2001 0-7734-7384-X The diary of navigation written by Antonio de Tova Arredondo during the Malaspina expedition relates to one of the most important scientific enterprises of all times. References to it appear in important publications in the fields of history and anthropology. Analysis of the original manuscript in comparison with the published version of 1943 resulted in the discovery of some remarkable mysteries, including the addition of an entire chapter in the 1943 version which is nonexistent in the original. In the course of investigations necessary to provide a new and more reliable edition of the diary, many unpublished documents concerning Tova and his diary have come to light after being hidden in the Spanish archives for two centuries.
The reader is introduced to the diary through a broad historical background that explains the political, social, and economic circumstances in Spain during the 18th century and provides a chronological account of European scientific expeditions. There follows a summarized account of Malaspina-Bustamante’s enterprise, the documentation it produced, and a biography of Antonio de Tova. A detailed description of the document, observations, and a concluding analysis close the first part of the work. In an attempt to offer as many useful materials as possible, a selection of the most informative segments of the manuscript and the transcription of the most important documents concerning Tova’s biography and his diary have been included as appendices.Introductory material in English and Spanish. Diary transcription in Spanish.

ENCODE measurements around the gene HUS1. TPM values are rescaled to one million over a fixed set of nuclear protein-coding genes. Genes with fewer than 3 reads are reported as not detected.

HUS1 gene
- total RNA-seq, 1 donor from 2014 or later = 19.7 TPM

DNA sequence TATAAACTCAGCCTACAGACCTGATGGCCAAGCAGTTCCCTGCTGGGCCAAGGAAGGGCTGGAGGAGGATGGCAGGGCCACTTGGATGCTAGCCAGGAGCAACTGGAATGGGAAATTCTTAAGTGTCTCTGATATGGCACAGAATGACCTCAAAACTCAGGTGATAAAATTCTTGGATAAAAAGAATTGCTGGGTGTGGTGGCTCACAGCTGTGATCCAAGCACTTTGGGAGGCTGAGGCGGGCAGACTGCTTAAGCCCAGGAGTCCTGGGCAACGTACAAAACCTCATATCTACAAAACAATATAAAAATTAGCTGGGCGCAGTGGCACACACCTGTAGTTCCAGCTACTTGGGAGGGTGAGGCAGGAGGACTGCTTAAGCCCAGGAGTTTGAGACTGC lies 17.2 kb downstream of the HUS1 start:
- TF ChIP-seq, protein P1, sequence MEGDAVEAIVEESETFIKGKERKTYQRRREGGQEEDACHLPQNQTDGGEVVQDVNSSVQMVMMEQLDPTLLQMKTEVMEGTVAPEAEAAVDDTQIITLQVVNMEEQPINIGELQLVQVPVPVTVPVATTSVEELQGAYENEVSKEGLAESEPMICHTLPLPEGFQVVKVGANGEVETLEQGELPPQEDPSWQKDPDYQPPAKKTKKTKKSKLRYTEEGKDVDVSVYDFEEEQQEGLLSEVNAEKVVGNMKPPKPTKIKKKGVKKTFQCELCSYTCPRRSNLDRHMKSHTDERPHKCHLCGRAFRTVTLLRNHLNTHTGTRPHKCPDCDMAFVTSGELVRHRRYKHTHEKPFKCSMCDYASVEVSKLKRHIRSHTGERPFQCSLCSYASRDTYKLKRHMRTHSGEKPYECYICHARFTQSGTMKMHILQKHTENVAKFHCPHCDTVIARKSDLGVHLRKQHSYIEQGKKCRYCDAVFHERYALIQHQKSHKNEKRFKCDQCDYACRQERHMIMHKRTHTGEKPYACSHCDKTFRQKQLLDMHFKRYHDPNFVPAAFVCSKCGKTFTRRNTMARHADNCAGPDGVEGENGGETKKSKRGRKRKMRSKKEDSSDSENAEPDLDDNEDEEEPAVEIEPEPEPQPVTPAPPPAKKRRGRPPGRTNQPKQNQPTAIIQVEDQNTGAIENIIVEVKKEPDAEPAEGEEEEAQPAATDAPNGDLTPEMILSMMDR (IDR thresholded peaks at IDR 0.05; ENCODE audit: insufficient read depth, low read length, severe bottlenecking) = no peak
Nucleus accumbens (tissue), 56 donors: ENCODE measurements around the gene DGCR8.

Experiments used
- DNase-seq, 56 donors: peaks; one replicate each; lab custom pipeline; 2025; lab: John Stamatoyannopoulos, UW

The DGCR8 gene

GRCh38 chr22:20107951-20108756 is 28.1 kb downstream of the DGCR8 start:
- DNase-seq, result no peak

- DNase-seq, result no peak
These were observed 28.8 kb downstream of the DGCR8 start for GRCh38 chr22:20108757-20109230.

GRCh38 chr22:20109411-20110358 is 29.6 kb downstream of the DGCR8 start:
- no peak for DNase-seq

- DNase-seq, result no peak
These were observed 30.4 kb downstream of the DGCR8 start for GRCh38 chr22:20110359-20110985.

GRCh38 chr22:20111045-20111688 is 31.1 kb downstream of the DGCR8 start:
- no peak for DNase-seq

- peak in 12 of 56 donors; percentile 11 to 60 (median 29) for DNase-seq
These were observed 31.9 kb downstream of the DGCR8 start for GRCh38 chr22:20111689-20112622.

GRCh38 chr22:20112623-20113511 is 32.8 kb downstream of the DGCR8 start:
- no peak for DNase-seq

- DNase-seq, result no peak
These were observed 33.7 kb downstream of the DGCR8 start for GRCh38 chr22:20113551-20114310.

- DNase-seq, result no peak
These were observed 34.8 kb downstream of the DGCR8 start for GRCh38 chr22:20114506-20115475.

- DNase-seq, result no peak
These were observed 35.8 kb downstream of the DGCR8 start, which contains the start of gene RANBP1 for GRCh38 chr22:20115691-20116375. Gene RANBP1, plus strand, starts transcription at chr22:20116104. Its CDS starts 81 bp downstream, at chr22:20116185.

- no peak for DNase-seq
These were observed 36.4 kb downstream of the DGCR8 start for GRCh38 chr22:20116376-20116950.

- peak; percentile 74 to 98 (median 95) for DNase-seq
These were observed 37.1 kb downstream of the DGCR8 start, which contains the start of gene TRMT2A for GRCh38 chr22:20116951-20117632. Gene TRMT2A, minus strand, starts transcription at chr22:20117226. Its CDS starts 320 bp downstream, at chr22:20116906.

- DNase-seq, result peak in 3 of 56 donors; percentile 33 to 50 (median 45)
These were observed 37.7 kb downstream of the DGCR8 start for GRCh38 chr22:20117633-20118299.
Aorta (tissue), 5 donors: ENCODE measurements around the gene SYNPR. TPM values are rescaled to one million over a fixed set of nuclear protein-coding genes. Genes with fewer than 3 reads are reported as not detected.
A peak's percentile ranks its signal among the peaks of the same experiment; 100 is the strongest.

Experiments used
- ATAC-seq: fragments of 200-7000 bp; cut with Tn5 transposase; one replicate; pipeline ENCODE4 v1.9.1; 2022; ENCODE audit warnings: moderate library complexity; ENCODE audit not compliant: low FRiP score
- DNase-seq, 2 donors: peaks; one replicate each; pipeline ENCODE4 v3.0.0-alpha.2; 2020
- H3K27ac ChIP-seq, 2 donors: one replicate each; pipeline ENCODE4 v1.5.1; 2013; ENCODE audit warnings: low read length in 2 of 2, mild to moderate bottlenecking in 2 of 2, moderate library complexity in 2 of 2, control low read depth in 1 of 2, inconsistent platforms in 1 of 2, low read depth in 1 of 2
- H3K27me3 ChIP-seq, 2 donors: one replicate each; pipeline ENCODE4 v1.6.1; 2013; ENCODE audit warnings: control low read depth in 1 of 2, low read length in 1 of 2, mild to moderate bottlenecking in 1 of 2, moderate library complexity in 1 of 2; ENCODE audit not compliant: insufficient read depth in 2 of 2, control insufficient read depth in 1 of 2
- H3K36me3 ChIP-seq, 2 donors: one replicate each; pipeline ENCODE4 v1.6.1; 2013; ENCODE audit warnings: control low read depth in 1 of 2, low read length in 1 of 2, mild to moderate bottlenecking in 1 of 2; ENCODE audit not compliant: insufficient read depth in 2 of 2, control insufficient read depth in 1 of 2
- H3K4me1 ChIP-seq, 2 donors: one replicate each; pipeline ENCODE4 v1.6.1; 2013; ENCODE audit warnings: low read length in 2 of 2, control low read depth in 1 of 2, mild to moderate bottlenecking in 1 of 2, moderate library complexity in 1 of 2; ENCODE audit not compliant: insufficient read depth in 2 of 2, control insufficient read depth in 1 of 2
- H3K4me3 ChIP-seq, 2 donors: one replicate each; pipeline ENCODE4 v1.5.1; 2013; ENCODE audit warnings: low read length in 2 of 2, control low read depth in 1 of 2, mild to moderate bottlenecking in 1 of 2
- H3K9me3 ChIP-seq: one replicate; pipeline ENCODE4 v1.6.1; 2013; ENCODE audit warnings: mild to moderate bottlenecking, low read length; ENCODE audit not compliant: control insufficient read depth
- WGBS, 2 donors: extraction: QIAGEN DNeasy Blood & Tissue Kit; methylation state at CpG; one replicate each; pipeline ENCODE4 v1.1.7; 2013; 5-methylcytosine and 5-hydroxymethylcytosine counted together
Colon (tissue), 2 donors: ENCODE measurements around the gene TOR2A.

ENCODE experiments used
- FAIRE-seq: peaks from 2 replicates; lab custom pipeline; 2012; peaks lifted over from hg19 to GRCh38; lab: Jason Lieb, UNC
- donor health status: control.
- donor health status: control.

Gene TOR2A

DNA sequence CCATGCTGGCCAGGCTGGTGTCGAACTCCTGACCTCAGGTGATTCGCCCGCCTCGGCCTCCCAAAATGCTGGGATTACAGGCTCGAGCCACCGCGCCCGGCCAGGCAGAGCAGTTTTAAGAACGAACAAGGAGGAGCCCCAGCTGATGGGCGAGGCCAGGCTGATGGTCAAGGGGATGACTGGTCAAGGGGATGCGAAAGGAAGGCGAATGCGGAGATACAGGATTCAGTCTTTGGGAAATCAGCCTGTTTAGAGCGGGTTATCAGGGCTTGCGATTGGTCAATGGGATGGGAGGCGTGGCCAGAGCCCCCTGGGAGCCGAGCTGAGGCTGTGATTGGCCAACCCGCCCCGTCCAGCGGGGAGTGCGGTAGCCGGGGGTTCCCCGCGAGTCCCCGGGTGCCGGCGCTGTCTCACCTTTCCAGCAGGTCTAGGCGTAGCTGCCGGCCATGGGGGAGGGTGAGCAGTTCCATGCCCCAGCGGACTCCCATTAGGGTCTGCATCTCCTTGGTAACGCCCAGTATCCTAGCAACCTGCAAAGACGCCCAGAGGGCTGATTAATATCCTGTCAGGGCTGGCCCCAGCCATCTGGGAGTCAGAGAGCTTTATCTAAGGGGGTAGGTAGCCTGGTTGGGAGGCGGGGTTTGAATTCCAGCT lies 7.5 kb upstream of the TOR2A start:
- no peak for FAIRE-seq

2007 0-7734-5256-7 This work is a study of the “Galician Trilogy” written by Camilo José Cela, consisting of his novels Mazurca para dos muertos (1983), La cruz de San Andres (1994), and Madera de boj (1999). In contrast to the treatment given by Cela to Galizia, his homeland, in some of his previous works, these three novels, all written in the last ten years of his life, he focuses on the three different environments (rural, urban and maritime) as well as in the traditional and modern cultural and idiosyncratic patterns that characterize Galizia, a culturally rich, folkloric and legendary province in northwestern Spain.